17 January 2013

Lotus Sutra Study Questions 7

Chapter Seven develops the ideas on teaching and learning in the earlier chapters by moving them into the field of leadership.  The Buddha leads the community, His students, by providing them with situations in which they can learn together, sometimes by extraordinary means.  This is to say that the Buddha's leadership is guided first and foremost by the intention to guide beings toward Buddhahood and away from the habits that cause trouble.

To explain this point, the Buddha gives a parable in which a group of people have begun taking a journey under the leadership of a wise guide.  The guide, knowing that the travelers he is responsible for are not mentally or physically capable of accomplishing the journey without a rest in the middle, magically manifests a resting place at the midway point.  Here we are now, everyone!  The travelers are delighted and, importantly, their capacity for travel improves because they have learned to trust their ability to achieve their goals.  Once they have rested adequately, the guide then explains the complete truth:  we have further to go, but now that we are rested and experienced, we can accomplish this easily.  So they do.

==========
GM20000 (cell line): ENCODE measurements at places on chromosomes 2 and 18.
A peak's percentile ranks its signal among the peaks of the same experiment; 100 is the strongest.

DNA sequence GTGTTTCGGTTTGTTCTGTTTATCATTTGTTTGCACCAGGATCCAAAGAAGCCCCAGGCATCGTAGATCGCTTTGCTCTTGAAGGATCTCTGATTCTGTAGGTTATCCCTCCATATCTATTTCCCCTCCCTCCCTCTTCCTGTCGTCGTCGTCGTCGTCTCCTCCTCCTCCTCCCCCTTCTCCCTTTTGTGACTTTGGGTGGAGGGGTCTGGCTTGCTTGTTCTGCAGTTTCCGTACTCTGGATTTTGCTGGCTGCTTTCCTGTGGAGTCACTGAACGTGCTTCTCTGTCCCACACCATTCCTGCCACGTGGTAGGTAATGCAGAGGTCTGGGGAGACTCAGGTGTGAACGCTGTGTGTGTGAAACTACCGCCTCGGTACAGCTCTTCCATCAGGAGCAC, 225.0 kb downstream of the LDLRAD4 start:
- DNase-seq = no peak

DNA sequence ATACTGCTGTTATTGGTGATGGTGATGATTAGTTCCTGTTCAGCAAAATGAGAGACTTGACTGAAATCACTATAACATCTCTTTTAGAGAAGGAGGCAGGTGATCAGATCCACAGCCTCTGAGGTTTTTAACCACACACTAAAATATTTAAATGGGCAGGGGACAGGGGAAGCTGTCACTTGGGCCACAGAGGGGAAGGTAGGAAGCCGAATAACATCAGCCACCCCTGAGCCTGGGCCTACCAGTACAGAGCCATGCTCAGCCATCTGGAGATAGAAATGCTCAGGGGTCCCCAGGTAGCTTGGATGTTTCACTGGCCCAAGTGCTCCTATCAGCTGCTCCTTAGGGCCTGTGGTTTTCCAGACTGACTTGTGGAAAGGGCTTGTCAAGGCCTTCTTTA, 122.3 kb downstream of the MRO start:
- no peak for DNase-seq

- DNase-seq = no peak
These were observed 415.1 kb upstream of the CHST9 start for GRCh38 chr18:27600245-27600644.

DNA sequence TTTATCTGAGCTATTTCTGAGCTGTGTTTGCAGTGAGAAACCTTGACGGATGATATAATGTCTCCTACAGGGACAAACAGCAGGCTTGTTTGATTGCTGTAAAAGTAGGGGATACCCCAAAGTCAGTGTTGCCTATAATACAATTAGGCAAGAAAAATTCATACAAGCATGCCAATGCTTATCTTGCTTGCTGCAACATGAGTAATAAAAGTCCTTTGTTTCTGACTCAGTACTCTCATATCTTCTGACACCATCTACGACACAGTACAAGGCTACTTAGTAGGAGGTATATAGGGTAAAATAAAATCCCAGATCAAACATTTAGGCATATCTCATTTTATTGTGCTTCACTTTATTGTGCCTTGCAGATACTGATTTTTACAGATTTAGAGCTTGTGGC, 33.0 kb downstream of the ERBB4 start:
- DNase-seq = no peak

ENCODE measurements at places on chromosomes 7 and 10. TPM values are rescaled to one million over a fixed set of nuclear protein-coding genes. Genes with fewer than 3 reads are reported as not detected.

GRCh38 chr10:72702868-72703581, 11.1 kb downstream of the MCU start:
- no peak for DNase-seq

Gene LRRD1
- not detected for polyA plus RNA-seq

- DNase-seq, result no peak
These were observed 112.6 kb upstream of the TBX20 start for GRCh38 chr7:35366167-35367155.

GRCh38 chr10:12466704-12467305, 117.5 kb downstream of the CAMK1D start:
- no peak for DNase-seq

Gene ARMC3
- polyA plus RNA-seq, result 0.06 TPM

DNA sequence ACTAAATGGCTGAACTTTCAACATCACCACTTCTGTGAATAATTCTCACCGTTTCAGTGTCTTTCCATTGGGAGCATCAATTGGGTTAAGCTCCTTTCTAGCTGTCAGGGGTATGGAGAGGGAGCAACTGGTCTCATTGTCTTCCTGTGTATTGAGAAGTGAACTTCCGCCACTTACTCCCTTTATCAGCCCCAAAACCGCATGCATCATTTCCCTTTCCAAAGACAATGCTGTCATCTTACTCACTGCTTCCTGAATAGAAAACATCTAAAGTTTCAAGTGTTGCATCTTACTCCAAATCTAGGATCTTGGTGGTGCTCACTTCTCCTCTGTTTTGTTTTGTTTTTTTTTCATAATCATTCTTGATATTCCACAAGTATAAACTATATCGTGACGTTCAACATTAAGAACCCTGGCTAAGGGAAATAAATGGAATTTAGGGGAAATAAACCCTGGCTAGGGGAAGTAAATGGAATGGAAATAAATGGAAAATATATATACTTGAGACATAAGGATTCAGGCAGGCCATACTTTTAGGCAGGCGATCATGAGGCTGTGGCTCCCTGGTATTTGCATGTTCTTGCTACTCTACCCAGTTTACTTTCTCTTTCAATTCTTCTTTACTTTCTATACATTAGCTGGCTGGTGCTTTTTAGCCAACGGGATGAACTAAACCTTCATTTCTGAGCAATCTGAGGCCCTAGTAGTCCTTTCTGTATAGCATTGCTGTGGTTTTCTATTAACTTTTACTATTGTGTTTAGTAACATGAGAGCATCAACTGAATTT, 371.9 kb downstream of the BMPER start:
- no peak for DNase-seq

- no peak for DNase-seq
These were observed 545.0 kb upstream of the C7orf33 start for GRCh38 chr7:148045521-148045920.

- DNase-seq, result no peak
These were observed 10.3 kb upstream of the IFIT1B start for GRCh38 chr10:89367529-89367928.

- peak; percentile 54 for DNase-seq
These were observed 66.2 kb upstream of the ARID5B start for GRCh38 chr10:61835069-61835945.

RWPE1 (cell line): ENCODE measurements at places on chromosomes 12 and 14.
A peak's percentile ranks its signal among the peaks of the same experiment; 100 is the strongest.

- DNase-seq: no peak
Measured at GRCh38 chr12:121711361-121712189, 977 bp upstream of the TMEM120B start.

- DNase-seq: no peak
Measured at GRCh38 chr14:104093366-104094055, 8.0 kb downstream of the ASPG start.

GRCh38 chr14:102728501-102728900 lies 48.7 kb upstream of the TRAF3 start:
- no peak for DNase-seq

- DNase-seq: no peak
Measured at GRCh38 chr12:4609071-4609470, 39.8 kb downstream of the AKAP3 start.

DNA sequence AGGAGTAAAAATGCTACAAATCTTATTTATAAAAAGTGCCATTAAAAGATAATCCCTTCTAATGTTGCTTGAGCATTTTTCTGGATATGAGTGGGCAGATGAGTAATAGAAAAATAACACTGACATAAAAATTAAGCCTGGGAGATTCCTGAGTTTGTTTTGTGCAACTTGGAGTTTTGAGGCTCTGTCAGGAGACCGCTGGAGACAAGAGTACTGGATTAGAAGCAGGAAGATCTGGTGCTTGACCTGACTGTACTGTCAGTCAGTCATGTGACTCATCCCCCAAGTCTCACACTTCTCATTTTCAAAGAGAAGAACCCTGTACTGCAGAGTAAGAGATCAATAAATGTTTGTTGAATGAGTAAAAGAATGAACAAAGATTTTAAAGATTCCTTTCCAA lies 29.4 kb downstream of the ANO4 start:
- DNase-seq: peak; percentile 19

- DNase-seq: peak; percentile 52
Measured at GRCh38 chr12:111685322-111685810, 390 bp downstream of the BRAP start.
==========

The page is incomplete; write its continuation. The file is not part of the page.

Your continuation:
In terms of Buddhist doctrine, the magical city that has been conjured up as a skilful means is the teaching of nirvana, and the real destination is Buddhahood.  There is a sectarian overlay in this parable, because some Buddhist schools do teach that the first and only goal of practice is in fact nirvana.  In this chapter, the Buddha claims that this is not so:  nirvana is a peaceful experience that is not ultimately real and is not the final goal of practice, because it lacks all the capacities and capabilities of Buddhahood. 

I would prefer not to engage in sectarian squabbling.  Instead, I would like to direct our attention to this question of leadership.  How would you describe the Buddha's leadership of the sangha (community) in this chapter?  Is it of a piece with the teaching philosophy we have seen in earlier chapters, or is it a new development?  Also, what do you think of the metaphor of travel used in this chapter? 

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